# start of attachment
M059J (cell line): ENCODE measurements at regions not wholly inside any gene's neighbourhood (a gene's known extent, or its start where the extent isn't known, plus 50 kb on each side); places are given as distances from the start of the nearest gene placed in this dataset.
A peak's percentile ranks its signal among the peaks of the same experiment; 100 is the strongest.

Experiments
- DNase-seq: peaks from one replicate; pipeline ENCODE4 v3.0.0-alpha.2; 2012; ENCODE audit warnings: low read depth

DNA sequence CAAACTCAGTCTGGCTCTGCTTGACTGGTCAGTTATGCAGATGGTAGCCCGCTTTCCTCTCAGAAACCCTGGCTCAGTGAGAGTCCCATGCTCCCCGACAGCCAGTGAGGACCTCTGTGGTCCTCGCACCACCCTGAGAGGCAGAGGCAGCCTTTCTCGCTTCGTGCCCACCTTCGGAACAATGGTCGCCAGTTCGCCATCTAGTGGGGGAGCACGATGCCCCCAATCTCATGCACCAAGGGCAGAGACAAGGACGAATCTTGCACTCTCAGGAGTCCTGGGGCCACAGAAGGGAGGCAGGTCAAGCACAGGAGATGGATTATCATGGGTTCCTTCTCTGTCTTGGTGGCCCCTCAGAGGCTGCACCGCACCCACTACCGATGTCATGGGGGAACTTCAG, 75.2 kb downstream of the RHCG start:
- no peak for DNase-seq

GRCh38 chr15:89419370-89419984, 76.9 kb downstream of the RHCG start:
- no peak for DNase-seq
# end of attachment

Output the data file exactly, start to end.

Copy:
M059J (cell line): ENCODE measurements at regions not wholly inside any gene's neighbourhood (a gene's known extent, or its start where the extent isn't known, plus 50 kb on each side); places are given as distances from the start of the nearest gene placed in this dataset.
A peak's percentile ranks its signal among the peaks of the same experiment; 100 is the strongest.

Experiments
- DNase-seq: peaks from one replicate; pipeline ENCODE4 v3.0.0-alpha.2; 2012; ENCODE audit warnings: low read depth

DNA sequence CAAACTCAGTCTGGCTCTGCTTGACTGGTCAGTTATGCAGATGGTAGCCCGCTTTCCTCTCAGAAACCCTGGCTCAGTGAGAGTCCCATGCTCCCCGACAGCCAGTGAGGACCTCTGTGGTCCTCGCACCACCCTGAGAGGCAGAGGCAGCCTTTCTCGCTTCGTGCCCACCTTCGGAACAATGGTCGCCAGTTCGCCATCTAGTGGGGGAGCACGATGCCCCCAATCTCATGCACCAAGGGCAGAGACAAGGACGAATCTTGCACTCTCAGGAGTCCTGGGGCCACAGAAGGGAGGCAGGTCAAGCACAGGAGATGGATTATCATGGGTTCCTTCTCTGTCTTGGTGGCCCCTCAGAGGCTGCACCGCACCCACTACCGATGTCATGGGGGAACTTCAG, 75.2 kb downstream of the RHCG start:
- no peak for DNase-seq

GRCh38 chr15:89419370-89419984, 76.9 kb downstream of the RHCG start:
- no peak for DNase-seq